Replacing a worn gear cable is essential to retaining the smooth function of a shifter and saving it from lasting damage.
Retrieving the snapped remains of a cable from a dual control lever is one of the lengthiest tasks a bicycle mechanic will face and can therefore be among the most costly for you, the customer.
Stiffness in the shifter can often be taken as an early warning sign that the cable is reaching the end of its useful life.
If you’ve decided (sensibly) to heed the warning signs, and to replace the cable, here are a few simple steps to follow, demonstrated by Jon Hayes, mechanic at independent bike shop, Ride.
Removing the handlebar tape is a necessary starting step. Often, it’s possible simply to peel off the old tape, but it may be necessary to cut it. The latter will certainly be required to remove the electrical tape typically used to hold the cables in place against the handlebar.
Having removed the tape, Jon turns his attention to the other end of the cable, and snips off the end cap from the cable at the rear derailleur. Having done, so he pulls the inner cable from it outer casing, and removes the section of outer casing at the lever.
He trims the inner cable, making it easier to remove, but leaves it in place, making it obvious where the new cable must be threaded.
“As you feed the cable out of the shifter, just take note of where it’s coming from,” Jon warns. “There are a lot of different holes and spacer on the shifter. Pay attention to that. It’s going to make life a lot easier when we come to feed in the new cable.”
Jon threads the new cable into place and, while pulling the cable taut with one hand, makes a few exploratory shifts to ensure the cable is correctly seated in the shifter.
Deciding on the correct length of outer housing is important to securing a smooth shift. While it’s possible to use the existing outer as a guide, this isn’t always satisfactory. Jon selects a length of outer and offers it to the shifter housing.
Holding the cable tightly against the front of the bar, he assess what length of outer is required to pass from shifter to down tube with smooth, flowing curves.
“We don’t want any sharp curves, or sudden changes in direction of the cable. Everything’s got to work with as little friction as possible. We’re looking to keep everything smooth with nice, gentle curves,” Jon says.
He also recommends turning the handlebars left and right to ensure the cable is sufficiently long to ensure that it does not impede steering.
Using a good quality set of cable cutters, Jon trims the cable and checks that the end of the cable is open. Jon takes a pick to ensure the inner cable can move without friction.
Satisfied that the outer is sufficiently opened to allow the inner to move without friction, he applies ferules – small caps that seal the cable from ingress of muck and water – to the shifter end of the cable.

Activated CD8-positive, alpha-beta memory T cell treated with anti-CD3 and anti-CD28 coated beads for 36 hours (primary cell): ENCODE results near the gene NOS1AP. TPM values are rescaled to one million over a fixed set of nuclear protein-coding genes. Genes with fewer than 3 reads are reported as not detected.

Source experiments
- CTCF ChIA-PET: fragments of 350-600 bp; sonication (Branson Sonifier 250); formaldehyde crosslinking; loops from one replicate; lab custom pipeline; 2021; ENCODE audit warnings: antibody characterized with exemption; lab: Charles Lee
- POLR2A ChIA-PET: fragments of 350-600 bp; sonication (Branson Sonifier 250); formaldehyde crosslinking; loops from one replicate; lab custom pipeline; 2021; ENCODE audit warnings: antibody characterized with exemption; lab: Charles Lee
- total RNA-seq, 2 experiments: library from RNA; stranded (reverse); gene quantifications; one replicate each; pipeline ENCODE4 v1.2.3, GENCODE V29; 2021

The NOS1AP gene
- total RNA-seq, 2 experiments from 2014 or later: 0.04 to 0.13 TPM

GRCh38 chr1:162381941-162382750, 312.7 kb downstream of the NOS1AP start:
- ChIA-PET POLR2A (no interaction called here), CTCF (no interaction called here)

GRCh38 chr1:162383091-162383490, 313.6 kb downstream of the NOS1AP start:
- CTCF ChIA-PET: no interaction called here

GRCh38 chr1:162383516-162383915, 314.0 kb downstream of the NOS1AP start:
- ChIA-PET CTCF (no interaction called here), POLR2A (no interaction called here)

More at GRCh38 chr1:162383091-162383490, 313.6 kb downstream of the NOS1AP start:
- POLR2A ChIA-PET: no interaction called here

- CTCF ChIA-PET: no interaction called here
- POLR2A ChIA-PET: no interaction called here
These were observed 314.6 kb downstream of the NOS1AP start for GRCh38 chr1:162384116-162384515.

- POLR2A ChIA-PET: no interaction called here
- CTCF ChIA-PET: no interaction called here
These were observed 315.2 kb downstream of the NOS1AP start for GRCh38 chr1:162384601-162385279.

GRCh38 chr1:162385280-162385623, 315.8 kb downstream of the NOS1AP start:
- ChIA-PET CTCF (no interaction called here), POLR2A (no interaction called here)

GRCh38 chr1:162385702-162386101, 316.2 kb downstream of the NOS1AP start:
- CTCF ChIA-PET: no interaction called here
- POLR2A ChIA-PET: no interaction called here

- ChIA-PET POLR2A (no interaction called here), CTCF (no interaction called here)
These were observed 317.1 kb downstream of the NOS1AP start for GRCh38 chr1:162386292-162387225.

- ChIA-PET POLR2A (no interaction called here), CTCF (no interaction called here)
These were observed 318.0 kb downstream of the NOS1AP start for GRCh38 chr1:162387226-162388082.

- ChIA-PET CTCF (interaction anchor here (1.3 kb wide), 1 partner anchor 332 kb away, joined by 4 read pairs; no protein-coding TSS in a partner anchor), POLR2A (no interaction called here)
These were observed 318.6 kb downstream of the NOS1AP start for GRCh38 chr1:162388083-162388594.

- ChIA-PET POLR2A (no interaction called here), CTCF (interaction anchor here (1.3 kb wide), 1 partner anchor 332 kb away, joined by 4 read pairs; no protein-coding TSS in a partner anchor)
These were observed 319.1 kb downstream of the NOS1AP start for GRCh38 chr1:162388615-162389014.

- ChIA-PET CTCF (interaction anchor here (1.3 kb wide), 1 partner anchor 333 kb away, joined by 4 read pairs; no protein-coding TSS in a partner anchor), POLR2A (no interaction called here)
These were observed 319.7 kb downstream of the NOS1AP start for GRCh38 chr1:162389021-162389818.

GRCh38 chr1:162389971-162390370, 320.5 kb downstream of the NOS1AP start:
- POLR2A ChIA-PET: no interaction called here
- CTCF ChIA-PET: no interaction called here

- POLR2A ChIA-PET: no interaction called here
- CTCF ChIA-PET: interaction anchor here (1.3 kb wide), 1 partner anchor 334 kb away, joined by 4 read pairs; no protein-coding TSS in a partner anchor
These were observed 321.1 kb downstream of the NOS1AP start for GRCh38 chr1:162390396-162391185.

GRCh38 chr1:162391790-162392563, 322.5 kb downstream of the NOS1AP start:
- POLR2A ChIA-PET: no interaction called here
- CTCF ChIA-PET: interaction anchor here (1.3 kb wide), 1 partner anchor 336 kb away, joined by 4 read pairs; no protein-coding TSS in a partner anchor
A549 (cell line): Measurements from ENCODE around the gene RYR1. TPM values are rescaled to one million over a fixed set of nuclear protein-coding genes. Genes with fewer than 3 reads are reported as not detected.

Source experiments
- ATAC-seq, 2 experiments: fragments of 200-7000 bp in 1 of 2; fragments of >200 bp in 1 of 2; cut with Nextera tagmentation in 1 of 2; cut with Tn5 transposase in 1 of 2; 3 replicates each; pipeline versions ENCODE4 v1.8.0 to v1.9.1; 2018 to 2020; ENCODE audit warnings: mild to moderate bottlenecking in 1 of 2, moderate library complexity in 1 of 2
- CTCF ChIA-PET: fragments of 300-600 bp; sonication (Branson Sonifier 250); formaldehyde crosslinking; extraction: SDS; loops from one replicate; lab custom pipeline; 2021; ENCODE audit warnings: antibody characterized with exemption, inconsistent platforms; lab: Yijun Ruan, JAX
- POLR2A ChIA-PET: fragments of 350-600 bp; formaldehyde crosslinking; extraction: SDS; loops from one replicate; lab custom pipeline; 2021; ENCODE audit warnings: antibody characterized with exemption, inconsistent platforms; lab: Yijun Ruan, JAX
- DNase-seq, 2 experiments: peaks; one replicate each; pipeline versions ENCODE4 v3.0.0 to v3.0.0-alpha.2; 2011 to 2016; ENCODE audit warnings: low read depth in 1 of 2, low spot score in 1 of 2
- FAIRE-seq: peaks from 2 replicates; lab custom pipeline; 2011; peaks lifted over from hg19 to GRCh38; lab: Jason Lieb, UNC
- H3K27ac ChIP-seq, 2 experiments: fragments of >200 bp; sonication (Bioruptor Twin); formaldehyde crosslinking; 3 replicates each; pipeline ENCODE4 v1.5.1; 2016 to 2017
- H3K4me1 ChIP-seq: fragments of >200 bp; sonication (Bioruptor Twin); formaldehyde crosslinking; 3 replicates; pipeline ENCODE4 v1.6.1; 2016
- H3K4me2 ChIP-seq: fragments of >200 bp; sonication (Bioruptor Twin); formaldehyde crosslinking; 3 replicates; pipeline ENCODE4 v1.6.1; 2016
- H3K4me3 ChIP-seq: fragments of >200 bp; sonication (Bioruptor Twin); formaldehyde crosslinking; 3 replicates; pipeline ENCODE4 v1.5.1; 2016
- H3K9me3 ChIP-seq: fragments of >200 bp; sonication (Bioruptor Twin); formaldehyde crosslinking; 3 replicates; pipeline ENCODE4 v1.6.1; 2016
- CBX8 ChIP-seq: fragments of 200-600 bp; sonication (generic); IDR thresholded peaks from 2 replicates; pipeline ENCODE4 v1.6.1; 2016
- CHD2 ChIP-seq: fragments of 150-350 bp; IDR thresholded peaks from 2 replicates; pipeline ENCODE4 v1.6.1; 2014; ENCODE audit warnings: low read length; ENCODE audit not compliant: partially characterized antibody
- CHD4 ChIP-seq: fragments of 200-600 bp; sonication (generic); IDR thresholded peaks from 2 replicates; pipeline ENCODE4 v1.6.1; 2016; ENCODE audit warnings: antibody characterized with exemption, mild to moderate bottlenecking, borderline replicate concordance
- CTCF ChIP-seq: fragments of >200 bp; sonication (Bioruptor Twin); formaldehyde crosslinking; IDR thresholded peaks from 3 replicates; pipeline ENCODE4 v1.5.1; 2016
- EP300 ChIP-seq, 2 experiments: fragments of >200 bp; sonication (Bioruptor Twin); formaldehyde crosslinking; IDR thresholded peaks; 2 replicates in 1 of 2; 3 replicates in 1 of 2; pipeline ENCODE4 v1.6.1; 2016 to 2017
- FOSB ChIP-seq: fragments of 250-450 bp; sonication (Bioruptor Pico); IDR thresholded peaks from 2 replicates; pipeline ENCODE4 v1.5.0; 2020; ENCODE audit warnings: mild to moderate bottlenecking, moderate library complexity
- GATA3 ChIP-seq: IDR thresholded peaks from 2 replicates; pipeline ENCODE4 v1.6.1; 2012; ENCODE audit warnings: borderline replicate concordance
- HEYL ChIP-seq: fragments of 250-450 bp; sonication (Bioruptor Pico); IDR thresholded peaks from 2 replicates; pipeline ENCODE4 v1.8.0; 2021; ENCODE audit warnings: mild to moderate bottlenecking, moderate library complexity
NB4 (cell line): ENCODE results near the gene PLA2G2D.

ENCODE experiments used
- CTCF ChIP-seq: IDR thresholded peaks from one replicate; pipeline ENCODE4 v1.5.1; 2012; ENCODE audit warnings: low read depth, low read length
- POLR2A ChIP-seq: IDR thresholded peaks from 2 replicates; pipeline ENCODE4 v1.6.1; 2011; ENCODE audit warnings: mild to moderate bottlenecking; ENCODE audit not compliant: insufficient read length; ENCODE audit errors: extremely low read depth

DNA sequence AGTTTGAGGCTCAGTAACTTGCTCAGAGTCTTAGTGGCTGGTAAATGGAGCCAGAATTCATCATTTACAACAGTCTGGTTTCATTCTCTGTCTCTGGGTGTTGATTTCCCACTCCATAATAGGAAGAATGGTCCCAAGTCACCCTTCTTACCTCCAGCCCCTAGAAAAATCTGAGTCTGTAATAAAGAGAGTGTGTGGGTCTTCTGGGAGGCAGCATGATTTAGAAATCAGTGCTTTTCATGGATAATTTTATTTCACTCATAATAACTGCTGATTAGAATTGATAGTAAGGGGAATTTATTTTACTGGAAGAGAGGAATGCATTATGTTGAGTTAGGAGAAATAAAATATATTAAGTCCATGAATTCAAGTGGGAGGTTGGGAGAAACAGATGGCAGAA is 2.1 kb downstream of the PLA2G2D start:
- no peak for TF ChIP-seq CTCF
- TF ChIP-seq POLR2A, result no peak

Jon positions the cable inside the front brake calliper, reducing the distance travelled and the extent of the curve. “If we run it on the ouside it puts another curve into the system,” he explains, “and the more curves you have the more friction you’ll introduce.”
He positions the cable outer in the barrel adjuster at the top of the down tube, checking first that it is unwound slightly to ensure that he has some capacity for adjustment if required.
Electrical tape is the next item Jon reaches for, this time to secure the cable outer to the handlebar. “Just a couple of turns to keep things in place,” he advises.
He then threads the cable through the guide beneath the bottom bracket before turning his attention to replacing the section of cable outer at the rear derailleur. This time the existing piece is a good length and can serve as a guide for the replacement.
“Just turn the barrel adjuster out a couple of turns,” he advises. “This time you’ve got ‘space’ to go in either direction.”
Before threading the inner back inside the derailleur pinch bolt, Jon holds the cable taut, and ‘cycles’ through the shifter settings. Satisfied that the cable is correctly seated in the shifter housing, he tightens the derailleur pinch bolt with a 5mm Allen key.
“You’ll notice that we’ve placed inner and outer cables together,” Jon concludes. “It’s best to do that. You tend to find that if the inner cable is corroded or not on top form, the outer cable will be in the same condition. If you only replace one or the other – and normally it’s the inner that gets replaced on its own – you’re only doing 50 or 75 per cent of the job.”
The final task is known as ‘pre-stretching’ the cable, but this term may be considered misleading. The cables are likely to have been pre-stretched at the factory. The task is more commonly used to ensure the ferrules are securely ‘seated’ in their various housings.
Jon shifts the chain to the largest sprocket, pushes the lever to its furthest position, and physically pulls the cable. “Don’t’ go crazy – just put a little bit of weight behind it,” Jon advises. “Once that’s done, you can adjust the gears.”